This second abuse in the name of religion is not as severe on the surface as that given at the Lowood Institute, but it strikes me as abuse nonetheless. Although Mr. St. John is well-intentioned, by asserting his claim to know God's will for Jane and by expressing scorn for her when she offers an alternative demonstrate, he discounts her individuality, her wishes and her own relationship with God. As a man, he assumes that he knows what is best for her as a woman. As a pastor, he assumes that he has the spiritual insight and authority to tell her what she should do. But what gives him this right? And why can he not consider her viewpoint, her wishes and her desires? What he proposes strikes me as another form of imprisonment, likely far more benevolent than what she experienced at the Lowood Institute, but a form of bondage nonetheless since she would be pressed into it against her own will.

I recognize that Jane Eyre is a work of fiction and that there is far more to this story than the role that the Christian religion plays in her life. Nonetheless this particular aspect disturbs me, because it reminds me once again of how faith, religion and the Bible are too often used to abuse others rather than to liberate them and restore them to the fullness of their created humanity. Jane finds this restoration, but not specifically through the grace of Jesus Christ expressed through his children. Although Mr. St. John and his sisters do demonstrate this grace, Mr. St. John then contradicts it through asserting his own power and will over Jane.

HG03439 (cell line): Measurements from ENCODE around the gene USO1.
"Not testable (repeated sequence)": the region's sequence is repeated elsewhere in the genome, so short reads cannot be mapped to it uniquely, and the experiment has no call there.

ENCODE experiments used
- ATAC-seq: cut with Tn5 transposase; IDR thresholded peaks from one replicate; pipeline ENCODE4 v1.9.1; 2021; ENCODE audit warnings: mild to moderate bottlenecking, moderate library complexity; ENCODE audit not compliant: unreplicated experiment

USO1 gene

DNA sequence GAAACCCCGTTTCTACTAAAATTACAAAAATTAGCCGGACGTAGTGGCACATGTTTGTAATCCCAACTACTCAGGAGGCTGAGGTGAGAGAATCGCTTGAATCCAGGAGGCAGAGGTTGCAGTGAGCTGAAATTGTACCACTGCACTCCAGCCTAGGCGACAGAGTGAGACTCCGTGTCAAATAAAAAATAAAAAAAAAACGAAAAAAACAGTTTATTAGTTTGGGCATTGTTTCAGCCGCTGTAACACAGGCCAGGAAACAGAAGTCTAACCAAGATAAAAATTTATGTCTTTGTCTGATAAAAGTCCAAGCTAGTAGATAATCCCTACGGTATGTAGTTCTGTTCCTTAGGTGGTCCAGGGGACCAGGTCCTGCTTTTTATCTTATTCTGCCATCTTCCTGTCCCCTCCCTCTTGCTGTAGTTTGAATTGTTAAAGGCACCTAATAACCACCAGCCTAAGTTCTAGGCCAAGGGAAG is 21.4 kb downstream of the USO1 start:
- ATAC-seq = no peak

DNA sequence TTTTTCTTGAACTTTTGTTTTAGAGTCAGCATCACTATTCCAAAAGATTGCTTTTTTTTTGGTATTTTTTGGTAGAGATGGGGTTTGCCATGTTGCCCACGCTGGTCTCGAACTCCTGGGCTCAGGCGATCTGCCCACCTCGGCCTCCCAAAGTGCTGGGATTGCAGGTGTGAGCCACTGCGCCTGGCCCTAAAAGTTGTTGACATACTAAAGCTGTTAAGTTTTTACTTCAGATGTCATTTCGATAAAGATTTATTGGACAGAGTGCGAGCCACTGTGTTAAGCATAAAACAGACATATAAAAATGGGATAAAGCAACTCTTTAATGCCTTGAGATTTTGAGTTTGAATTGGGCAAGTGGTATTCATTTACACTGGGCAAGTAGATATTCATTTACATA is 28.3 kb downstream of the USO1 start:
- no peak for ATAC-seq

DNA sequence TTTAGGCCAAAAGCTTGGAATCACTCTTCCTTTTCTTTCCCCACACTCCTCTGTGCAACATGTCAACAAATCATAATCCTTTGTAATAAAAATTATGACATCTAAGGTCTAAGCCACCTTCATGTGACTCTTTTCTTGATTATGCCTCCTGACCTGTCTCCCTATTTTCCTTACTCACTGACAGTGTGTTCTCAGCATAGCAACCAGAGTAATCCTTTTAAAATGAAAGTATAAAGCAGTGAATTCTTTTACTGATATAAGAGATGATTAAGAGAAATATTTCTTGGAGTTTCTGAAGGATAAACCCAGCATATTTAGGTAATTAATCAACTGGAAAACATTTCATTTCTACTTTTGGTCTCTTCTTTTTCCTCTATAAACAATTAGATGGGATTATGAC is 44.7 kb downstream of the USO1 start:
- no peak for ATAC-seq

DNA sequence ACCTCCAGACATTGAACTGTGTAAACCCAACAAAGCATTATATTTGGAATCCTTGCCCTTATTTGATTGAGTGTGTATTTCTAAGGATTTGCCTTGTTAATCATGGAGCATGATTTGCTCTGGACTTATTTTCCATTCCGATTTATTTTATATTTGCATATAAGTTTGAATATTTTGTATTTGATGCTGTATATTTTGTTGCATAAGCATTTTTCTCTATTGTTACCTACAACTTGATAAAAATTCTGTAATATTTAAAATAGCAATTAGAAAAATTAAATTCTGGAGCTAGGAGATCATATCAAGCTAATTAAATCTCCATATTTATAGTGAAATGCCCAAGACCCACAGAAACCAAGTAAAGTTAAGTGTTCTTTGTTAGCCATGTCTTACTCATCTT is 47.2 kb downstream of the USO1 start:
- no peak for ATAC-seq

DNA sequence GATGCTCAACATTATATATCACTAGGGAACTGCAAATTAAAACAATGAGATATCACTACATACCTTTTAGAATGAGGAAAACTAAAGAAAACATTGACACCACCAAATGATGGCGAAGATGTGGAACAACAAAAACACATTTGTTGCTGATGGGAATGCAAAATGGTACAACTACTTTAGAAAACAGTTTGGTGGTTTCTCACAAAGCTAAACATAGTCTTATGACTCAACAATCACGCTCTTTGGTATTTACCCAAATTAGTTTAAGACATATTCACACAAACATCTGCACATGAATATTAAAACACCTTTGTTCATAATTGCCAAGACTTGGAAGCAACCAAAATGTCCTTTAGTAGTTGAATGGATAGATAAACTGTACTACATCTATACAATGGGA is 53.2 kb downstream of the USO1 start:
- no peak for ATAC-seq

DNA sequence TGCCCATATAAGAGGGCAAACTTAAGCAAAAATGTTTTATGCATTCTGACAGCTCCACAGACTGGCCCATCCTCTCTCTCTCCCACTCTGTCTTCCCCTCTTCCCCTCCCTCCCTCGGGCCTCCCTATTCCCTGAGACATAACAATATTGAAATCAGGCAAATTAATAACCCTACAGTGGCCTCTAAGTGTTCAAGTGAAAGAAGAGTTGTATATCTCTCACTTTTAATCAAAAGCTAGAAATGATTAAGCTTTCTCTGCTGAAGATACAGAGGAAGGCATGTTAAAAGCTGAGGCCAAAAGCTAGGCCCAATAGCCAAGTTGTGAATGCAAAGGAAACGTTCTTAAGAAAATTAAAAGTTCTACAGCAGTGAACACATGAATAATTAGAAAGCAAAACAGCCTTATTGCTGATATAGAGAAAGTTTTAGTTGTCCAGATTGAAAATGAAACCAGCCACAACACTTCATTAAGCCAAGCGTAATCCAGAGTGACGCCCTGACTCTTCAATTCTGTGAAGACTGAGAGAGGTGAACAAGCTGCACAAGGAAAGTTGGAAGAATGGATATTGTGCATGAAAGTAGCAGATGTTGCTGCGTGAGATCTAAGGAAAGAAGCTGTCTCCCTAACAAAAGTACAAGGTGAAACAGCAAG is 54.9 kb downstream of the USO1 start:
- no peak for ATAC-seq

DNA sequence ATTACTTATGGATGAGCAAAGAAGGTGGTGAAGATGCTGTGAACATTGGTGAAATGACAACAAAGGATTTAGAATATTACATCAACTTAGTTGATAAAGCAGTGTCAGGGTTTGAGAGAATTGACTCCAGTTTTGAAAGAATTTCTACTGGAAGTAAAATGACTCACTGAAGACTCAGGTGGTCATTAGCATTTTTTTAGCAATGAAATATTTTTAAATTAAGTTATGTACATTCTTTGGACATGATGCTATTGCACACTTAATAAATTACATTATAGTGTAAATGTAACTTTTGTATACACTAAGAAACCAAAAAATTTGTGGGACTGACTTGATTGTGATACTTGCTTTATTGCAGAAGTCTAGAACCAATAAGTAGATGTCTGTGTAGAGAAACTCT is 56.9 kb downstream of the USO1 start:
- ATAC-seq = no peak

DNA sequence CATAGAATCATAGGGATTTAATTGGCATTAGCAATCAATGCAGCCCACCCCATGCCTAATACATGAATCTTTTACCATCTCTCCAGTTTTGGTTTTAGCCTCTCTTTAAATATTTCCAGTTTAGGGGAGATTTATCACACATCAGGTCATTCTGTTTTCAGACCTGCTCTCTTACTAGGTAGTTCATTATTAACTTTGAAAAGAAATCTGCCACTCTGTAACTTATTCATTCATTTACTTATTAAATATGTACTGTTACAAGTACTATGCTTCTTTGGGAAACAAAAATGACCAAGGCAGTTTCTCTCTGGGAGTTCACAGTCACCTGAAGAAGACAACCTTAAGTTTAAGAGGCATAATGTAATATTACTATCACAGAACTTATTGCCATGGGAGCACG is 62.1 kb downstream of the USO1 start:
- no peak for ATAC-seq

I do not think this is what Jesus asks of us. I do not think he wants us to exert power and control over others, regardless of whether we think and believe that we are acting in their best interests. In most cases, we must earn the right to speak into the lives of others. (There may be at times a place for a prophetic word, but prophetic words in Scripture most often challenge the abuse of power, privilege and authority, which is not how we most often think of them in modern Western culture.) We should also consider carefully whether in our actions which we believe to be in the best interests of others we are truly affirming and upholding their dignity. Thankfully I think we have come a long way from the days of places such as Lowood Institution, but that doesn't mean we should not continue to examine our beliefs and our actions, lest in the effort to do good we actually do evil and destroy the image of God in another person.

I don't think Charlotte Brontë set out to write a critique of religion, but her novel certainly challenges me to think again about how I live out my faith. I would grieve to find when I stand before God that my well-intentioned actions were in fact abusive and destructive of human dignity, grieving God's heart. We can easily deceive ourselves, so we need to listen to the voices of others, both those who affirm us and those who critique us (both inside and outside the Church), seeking always to demonstrate the kindness and grace of God through our actions, rather than to exert power and domination over others in God's name.

In a future post I shall write about my other recent experience, this one with Arthur Miller's The Crucible.